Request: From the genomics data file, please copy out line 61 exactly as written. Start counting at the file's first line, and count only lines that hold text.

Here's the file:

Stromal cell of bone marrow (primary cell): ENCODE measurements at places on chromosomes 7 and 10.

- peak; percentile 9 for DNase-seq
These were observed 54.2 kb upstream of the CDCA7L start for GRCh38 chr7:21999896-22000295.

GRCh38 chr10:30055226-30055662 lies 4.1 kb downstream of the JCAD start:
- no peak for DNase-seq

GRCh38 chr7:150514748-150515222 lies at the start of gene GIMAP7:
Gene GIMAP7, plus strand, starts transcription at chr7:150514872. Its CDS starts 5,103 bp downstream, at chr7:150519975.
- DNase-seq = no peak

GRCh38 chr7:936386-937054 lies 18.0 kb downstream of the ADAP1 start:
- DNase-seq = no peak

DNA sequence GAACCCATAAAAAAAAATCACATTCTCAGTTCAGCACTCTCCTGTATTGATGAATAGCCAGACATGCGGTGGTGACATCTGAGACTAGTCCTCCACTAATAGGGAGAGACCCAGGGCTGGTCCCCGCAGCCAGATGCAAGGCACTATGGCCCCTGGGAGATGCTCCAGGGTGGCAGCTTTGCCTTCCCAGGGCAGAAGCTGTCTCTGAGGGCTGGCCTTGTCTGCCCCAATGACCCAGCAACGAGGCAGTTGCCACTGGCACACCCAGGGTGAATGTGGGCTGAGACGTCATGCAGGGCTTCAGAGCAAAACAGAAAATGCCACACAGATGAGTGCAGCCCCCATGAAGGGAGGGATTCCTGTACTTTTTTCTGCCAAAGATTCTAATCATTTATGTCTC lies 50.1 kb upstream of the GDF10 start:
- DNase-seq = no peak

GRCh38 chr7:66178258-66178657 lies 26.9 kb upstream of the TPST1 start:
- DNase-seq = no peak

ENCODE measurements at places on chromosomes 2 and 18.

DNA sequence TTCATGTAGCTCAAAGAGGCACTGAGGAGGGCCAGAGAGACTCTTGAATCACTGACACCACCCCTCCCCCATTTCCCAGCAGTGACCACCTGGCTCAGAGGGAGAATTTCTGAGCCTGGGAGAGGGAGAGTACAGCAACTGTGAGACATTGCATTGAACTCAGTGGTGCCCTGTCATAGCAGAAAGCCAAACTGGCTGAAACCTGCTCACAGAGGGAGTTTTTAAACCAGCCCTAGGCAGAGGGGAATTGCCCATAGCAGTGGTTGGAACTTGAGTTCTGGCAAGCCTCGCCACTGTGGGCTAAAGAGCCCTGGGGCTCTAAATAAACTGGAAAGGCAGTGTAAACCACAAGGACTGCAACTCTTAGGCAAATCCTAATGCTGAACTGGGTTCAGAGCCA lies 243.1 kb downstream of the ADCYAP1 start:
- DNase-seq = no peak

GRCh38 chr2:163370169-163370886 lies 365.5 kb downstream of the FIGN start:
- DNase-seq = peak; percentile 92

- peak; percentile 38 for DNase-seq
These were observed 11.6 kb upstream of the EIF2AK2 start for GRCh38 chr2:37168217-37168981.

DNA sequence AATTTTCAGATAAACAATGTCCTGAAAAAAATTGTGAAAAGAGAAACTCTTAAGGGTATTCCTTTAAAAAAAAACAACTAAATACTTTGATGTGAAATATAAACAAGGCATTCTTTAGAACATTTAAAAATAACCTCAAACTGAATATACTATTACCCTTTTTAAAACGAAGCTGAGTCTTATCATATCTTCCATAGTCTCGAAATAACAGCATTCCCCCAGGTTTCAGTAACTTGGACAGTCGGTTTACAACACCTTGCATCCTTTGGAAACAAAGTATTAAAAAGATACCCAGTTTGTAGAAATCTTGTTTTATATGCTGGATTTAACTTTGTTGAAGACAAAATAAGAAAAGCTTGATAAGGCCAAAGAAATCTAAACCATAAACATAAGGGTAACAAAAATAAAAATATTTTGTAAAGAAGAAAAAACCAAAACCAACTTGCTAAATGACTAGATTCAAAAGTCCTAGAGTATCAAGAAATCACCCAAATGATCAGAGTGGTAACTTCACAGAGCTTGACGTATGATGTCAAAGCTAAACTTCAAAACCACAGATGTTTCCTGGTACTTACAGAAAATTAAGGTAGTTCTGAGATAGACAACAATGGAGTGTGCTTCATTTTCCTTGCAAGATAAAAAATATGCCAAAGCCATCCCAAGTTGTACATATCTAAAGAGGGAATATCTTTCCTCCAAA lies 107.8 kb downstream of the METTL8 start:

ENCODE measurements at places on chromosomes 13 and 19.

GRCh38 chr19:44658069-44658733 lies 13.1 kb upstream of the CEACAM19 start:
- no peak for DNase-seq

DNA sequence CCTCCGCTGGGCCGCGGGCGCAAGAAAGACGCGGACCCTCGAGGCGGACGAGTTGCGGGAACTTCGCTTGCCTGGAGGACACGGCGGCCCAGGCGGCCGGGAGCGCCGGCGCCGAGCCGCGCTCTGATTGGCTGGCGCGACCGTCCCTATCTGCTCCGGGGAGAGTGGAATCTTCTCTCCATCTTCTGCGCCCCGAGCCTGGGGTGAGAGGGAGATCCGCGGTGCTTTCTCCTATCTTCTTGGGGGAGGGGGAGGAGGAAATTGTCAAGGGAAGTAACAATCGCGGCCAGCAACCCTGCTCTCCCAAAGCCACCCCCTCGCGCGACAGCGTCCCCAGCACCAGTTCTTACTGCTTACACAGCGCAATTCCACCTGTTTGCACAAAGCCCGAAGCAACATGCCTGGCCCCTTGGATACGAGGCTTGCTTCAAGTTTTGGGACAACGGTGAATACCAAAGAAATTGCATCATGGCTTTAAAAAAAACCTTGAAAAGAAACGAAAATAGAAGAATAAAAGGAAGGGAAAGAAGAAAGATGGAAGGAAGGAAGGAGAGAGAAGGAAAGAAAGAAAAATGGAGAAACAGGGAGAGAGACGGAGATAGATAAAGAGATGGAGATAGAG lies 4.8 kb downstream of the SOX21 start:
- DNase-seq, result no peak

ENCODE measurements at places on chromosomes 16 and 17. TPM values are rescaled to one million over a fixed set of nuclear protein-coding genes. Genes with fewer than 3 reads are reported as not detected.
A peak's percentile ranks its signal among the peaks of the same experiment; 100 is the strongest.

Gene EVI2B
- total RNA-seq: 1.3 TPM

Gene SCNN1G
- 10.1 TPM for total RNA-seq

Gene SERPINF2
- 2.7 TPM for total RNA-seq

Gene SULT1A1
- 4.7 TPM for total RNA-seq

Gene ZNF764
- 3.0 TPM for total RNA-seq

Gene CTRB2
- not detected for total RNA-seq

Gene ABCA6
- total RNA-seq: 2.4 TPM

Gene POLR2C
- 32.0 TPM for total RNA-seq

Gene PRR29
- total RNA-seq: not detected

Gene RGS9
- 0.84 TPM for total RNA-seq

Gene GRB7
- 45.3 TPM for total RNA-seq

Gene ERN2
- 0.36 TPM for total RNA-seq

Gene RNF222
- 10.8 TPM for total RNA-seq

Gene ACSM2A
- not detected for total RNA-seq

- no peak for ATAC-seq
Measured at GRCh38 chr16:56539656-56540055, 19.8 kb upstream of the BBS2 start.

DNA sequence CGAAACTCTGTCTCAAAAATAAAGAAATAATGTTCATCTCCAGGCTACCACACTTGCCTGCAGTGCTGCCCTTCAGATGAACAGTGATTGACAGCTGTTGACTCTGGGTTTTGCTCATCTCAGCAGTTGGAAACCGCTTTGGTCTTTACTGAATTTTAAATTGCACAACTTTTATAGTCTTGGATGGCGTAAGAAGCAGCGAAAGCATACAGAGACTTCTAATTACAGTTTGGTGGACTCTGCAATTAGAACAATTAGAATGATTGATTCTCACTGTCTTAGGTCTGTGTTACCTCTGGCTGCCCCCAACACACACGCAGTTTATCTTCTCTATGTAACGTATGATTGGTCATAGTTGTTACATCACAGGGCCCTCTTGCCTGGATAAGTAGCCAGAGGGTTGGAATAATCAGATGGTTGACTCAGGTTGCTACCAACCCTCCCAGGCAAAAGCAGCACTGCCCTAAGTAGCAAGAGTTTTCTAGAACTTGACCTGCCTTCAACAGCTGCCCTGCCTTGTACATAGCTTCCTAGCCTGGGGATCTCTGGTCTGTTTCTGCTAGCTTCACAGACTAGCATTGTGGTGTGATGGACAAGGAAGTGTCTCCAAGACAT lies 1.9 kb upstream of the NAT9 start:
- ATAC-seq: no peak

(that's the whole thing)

- ATAC-seq: no peak